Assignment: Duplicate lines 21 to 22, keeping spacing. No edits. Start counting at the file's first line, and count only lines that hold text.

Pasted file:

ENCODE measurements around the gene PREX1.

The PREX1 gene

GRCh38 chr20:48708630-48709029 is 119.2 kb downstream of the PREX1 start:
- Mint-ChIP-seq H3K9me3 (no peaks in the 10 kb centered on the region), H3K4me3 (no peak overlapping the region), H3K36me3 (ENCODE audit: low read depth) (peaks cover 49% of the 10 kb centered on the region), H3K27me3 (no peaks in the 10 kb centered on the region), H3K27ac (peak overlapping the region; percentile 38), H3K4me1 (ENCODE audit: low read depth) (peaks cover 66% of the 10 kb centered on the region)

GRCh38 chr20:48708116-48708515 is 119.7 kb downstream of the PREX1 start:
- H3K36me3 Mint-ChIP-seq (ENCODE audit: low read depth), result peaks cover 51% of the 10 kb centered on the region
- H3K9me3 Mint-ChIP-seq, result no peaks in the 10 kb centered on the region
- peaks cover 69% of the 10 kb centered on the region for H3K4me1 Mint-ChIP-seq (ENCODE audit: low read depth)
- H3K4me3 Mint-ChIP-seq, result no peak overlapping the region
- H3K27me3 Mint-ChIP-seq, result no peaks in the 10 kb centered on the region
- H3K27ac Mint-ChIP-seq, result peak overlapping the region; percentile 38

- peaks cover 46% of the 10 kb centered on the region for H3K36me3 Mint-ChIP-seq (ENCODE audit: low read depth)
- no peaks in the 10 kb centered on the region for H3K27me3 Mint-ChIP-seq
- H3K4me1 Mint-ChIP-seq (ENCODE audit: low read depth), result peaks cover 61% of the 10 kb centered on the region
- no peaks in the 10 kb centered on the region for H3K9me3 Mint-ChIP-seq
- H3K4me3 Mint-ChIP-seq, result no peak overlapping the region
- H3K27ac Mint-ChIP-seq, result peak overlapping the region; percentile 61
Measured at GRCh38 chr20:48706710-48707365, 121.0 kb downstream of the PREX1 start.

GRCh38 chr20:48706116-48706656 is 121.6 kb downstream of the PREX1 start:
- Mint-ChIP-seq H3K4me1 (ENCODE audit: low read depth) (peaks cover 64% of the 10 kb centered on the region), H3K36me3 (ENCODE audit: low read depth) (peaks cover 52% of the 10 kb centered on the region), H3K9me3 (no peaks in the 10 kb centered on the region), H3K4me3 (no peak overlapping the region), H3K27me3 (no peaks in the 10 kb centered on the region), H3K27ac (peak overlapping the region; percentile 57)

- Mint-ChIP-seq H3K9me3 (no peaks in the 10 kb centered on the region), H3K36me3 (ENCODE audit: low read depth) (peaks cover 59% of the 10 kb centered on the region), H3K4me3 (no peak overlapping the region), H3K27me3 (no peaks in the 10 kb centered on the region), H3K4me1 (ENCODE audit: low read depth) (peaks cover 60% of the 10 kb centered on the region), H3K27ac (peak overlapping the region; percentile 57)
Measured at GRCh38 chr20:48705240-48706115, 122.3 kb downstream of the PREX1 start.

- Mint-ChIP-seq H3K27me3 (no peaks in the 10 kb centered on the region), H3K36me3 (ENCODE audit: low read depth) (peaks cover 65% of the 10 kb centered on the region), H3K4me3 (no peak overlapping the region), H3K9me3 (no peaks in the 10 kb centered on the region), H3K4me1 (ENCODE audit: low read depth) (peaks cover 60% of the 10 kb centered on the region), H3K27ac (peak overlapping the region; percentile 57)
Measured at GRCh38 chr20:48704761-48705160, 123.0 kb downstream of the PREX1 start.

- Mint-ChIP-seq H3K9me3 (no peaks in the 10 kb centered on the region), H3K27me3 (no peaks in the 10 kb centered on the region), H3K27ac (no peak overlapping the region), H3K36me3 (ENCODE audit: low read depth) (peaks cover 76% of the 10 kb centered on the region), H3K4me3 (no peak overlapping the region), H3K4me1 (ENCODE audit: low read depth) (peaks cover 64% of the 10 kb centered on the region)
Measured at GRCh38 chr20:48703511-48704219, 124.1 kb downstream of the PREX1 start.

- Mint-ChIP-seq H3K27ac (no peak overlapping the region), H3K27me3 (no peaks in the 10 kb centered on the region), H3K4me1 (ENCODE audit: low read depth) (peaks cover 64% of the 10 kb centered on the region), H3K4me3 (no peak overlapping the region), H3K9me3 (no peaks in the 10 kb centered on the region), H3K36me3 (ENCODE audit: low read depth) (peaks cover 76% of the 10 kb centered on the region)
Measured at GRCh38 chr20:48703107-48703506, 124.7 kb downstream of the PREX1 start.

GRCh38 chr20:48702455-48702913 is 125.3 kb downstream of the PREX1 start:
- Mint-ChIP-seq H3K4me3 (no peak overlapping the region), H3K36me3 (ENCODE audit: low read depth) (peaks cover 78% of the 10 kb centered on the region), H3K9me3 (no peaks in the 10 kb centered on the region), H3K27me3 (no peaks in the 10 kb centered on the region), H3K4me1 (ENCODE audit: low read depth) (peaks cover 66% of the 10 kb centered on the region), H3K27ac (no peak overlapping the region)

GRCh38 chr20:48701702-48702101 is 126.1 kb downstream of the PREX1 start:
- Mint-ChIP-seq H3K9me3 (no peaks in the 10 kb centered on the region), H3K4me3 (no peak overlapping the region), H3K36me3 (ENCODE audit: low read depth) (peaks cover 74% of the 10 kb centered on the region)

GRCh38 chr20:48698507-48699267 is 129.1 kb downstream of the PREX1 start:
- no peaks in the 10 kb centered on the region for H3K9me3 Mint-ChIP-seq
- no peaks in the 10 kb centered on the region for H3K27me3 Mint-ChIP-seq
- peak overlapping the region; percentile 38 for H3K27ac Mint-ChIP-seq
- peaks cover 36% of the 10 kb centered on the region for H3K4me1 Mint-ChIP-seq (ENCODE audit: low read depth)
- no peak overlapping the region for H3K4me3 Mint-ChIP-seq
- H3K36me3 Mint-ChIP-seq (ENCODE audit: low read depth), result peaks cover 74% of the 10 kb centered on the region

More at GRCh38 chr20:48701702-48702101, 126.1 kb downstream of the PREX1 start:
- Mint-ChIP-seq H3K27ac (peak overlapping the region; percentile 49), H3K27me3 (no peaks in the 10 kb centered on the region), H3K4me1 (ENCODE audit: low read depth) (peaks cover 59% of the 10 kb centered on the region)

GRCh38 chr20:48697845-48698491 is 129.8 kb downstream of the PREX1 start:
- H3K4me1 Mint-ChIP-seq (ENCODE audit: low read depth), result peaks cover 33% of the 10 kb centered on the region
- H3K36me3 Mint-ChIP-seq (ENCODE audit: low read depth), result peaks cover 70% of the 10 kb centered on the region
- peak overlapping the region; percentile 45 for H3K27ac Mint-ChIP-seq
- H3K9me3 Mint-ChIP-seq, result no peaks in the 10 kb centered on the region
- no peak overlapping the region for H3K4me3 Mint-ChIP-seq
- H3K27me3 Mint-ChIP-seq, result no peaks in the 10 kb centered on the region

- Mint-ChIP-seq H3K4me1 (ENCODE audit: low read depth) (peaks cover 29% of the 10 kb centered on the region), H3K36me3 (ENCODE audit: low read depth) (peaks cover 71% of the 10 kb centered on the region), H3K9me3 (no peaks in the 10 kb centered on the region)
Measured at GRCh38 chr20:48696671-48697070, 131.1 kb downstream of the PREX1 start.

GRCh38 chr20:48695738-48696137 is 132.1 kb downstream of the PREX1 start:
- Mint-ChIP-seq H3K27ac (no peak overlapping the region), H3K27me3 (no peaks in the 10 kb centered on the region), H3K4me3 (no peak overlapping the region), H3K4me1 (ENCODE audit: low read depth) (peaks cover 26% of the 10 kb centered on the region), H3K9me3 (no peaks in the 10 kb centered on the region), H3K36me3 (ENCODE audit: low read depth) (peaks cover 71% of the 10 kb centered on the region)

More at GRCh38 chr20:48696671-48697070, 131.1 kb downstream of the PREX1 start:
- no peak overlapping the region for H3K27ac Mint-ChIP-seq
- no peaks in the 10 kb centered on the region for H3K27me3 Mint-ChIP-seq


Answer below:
- Mint-ChIP-seq H3K9me3 (no peaks in the 10 kb centered on the region), H3K36me3 (ENCODE audit: low read depth) (peaks cover 59% of the 10 kb centered on the region), H3K4me3 (no peak overlapping the region), H3K27me3 (no peaks in the 10 kb centered on the region), H3K4me1 (ENCODE audit: low read depth) (peaks cover 60% of the 10 kb centered on the region), H3K27ac (peak overlapping the region; percentile 57)
Measured at GRCh38 chr20:48705240-48706115, 122.3 kb downstream of the PREX1 start.